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Masonry Chimneys


Whether you’re a buyer, agent or home inspector the home can tell you a great deal before arriving.  The listing pictures and Google earth are valuable tools to both the trained and untrained eye. If you are looking at a home with a masonry chimney built during a large swath of the 20th century, keep this article in mind when you are looking at the home.  You will not even need a ladder or specialized equipment for these tips. 

When you arrive for the showing as you approach the home ensure to check out the crown or top of the chimney. In the case of masonry chimneys, they are a great “litmus test” to gauge the homes conditions and provide insight about how the home has been performing and how well the home might have been cared for. Like all components of the home, the chimney has an interdependent relationship on other home systems and will adversely affect them if maintenance has not been regular.  Chimneys have all elements of physics bombarding it, relentlessly, from the inside and outside.   If the chimney houses a flue that is exhausting fossil fuel fired combustion in addition to wood fired combustion the need for proper care is even higher.  Regardless of age, visual appearance of chimneys can provide great data for your decision making. 

This is a good example of a 60-year old home where the chimney has been properly updated. Note the new properly installed flashing, the crown with drip edge, and capped flue.
  • If a home is on your list with a 20th century-built masonry chimney, ensure to get a good look at the Chimney cap and crown from pictures, the yard, or across the street.  Try to determine if all of the chimney, and especially the flues, are properly capped.  If both are capped, that is a great start!  No chimney should be without a proper cap.  Not all caps are created equal but that is another subject.  Having a cap suggests that some level of proper chimney maintenance was performed, and someone made the good choice to properly cap the chimney.  Keeping the elements from getting into the chimney is vital in ensuring the components do their job and reach their intended life span.  Water regularly getting into the chimney is one of the most significant and prolific catalysts for repair needs.  Having caps doesn’t ensure a trouble-free chimney but it is a great start and what you would like to see when considering a home.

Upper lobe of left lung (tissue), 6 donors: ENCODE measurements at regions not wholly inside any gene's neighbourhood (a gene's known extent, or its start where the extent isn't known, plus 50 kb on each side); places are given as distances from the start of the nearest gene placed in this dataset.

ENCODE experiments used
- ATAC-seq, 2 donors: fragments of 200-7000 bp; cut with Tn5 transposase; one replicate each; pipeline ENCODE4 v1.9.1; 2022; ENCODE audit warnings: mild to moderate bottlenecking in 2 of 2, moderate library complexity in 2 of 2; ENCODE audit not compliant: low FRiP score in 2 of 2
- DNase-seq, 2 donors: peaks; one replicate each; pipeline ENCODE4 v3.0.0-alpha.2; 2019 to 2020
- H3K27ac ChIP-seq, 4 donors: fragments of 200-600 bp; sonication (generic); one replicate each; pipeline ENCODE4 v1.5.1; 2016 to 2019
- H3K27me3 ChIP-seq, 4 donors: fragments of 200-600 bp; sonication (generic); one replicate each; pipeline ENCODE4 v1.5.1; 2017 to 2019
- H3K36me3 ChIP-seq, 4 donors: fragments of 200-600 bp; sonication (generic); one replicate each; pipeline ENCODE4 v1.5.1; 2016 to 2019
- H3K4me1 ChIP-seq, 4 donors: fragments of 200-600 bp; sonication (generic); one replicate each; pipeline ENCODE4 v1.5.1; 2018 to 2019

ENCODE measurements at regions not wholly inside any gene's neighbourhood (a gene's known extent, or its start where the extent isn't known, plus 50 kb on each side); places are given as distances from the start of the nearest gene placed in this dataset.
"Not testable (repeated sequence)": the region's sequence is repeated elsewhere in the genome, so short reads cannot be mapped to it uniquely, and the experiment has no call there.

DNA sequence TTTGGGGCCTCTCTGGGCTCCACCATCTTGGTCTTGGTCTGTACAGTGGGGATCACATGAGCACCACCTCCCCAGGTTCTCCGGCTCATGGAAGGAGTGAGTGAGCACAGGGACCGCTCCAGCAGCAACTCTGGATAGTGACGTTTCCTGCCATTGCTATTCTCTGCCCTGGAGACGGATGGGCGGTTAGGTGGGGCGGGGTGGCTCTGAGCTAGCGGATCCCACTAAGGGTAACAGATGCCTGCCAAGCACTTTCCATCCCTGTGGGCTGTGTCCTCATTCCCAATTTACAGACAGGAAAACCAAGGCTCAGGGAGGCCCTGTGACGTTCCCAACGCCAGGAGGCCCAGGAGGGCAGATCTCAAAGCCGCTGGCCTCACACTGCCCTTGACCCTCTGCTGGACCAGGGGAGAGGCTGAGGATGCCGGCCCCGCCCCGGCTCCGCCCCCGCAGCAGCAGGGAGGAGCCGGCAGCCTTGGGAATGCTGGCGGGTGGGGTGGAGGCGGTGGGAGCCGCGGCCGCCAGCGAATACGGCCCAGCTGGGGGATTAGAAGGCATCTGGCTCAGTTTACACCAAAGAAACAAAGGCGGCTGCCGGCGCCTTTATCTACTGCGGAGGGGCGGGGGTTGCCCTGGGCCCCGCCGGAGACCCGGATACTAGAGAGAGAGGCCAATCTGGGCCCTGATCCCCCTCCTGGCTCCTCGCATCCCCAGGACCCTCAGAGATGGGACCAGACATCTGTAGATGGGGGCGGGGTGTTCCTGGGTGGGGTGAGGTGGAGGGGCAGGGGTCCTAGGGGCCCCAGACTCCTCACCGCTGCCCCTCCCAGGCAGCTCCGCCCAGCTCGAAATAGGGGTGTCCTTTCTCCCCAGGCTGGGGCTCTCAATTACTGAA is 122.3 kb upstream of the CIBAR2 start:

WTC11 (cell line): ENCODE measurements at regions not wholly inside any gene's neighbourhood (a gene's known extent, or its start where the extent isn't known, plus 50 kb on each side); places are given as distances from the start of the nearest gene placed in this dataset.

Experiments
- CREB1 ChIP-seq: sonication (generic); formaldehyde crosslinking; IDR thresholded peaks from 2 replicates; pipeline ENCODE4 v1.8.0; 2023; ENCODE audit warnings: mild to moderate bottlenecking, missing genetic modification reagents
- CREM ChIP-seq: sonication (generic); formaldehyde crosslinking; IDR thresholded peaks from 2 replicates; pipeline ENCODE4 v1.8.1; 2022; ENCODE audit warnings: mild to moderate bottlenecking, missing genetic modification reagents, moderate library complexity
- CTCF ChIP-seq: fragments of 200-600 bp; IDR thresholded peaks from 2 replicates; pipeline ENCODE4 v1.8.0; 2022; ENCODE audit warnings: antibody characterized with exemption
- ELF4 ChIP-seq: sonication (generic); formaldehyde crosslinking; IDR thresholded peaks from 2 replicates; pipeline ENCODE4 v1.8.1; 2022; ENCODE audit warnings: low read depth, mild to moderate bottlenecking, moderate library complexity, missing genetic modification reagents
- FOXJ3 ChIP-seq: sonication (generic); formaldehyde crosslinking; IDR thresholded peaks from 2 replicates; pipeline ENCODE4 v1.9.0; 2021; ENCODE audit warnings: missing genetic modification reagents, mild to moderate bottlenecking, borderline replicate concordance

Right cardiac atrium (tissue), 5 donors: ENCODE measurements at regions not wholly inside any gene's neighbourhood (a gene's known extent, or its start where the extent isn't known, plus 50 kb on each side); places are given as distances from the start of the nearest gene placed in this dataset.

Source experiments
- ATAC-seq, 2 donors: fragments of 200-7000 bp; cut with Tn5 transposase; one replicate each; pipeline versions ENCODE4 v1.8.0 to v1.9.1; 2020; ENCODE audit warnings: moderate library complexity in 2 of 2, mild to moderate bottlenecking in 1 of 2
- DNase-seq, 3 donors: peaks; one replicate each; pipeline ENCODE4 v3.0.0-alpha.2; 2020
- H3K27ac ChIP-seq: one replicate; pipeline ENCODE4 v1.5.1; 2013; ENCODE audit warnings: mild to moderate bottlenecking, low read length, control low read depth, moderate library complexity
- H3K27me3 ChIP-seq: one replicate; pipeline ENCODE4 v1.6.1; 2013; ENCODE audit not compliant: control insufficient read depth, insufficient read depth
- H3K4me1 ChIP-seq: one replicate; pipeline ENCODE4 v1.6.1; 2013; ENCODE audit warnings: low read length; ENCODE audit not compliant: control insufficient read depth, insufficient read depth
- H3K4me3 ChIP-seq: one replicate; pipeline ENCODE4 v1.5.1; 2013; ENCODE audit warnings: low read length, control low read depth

This home showed well but the chimney had no apparent updating. This will not be a question of “if” there is water penetration damage, but “how much?”
The metal fire box components were heavily corroded, the damper did not operate, and there were repair signs on the hearth and mantel.

What to do if there are no caps?  A masonry chimney that was part of any home built in the 20th century that is not properly capped should alert your “Spidey senses” to start tingling. In simple terms even a well-maintained chimney is still a hole in the house. There is no crystal ball to determine how the chimney has performed when not capped.  The chimney’s location, exposure level, materials, construction method, and luck are just a few of the variables that will determine how the chimney performs.  An uncapped and poorly maintained chimney will not only affect the chimney but if the condition has gone on long enough, there will be a ripple effect outward from the chimney that affects other home systems and interior finishes. When you are viewing a home with an uncapped chimney here are some steps you can take to gather data to gauge how severe a condition might be.  Alert your agent and home inspector to what you noticed so that they too can help with experience and insight.  I can’t stress this one enough.  Collectively a good agent and inspector should be able to answer the following questions:  

What is the chimney exhausting?  Is it a wood burning appliance?  Is it a fossil fuel fired appliance?  Which flue is for which? The answer to these questions can provide great insight to the type of use and what the chimney has been subjected to over its life. 

What is the appearance of the masonry materials (brick, mortar, etc)? Are there signs of cracking or other failure to the masonry?

Did you notice white powder? This is called efflorescence which is the mineralization left behind when moisture evaporates after passing through a medium. This can be on or around masonry components of the chimney and fireplace.

Does the basement or ground level fireplace room have a musty smell to the room?


Only one of the two flues in this chimney has a cap.
The inside fireplace has settlement related cracks on both sides of the fire box. This is a direct result of not properly maintaining a chimney. The lack of care of the chimney was representative of the care for the entire home.

As a home buyer you can look for the cues when you’re looking at pictures. Masonry chimneys are a great cue as they can shed light on not only how the materials are performing but can also tell you how the house has been maintained.  When you’re looking at a 20th century built home with a masonry chimney the chimney might be one of the few or only original components that remains.  By this age the roof and siding will likely all have been replaced.  Remember, is the chimney capped?  How does the chimney look? 

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